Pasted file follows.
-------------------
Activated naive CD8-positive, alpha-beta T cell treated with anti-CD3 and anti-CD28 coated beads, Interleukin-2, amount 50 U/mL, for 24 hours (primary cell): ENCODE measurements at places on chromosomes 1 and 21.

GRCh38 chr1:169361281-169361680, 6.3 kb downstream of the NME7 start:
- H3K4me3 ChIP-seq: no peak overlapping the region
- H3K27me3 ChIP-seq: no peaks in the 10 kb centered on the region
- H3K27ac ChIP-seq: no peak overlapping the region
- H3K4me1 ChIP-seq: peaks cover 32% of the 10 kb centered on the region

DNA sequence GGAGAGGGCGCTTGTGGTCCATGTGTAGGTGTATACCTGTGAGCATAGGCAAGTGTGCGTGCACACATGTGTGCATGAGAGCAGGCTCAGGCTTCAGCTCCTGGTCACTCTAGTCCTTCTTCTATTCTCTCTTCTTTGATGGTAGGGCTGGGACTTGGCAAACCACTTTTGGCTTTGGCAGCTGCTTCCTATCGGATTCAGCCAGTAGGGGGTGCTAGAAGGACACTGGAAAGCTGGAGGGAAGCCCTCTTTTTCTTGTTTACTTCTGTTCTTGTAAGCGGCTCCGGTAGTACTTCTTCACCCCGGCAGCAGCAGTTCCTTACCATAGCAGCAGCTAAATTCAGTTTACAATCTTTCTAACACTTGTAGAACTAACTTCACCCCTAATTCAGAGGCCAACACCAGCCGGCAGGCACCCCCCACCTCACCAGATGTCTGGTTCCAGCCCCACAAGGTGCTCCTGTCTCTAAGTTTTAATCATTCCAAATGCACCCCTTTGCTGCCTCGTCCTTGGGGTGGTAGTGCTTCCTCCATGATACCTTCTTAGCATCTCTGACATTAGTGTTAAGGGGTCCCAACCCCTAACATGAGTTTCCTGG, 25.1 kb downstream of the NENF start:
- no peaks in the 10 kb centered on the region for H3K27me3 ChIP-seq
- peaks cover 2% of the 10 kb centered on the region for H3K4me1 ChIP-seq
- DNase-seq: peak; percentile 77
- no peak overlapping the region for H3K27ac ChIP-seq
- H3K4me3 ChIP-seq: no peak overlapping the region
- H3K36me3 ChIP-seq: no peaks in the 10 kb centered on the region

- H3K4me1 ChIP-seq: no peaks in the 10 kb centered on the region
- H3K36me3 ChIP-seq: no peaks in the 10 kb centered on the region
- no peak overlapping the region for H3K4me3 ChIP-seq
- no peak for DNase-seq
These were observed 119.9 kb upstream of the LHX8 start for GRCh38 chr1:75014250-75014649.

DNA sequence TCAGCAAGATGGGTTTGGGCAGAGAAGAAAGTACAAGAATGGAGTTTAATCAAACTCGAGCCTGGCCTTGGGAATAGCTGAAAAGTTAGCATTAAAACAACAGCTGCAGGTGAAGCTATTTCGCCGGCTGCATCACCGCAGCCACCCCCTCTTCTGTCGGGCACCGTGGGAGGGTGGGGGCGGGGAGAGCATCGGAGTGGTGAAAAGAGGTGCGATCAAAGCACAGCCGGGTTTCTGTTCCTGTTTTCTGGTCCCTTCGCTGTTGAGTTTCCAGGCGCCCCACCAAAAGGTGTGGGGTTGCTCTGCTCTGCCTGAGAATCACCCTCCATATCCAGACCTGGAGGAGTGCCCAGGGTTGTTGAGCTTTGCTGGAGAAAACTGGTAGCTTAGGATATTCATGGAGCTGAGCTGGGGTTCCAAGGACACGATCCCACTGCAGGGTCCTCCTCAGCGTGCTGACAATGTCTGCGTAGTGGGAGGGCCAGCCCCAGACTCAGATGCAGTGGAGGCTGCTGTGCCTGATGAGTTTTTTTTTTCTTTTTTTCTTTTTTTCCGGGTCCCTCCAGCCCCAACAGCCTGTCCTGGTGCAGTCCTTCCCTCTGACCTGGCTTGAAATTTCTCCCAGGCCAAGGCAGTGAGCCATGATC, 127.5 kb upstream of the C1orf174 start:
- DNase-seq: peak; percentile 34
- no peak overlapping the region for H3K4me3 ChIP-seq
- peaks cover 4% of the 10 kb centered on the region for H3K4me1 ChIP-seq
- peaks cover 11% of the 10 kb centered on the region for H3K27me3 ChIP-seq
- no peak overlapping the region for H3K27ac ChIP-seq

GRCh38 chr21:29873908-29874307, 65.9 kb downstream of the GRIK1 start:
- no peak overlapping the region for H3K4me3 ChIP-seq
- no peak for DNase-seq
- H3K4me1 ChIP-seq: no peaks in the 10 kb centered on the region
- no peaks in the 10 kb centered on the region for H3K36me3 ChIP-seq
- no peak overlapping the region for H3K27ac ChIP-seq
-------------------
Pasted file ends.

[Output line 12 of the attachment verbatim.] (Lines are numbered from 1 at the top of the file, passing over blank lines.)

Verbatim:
- H3K4me3 ChIP-seq: no peak overlapping the region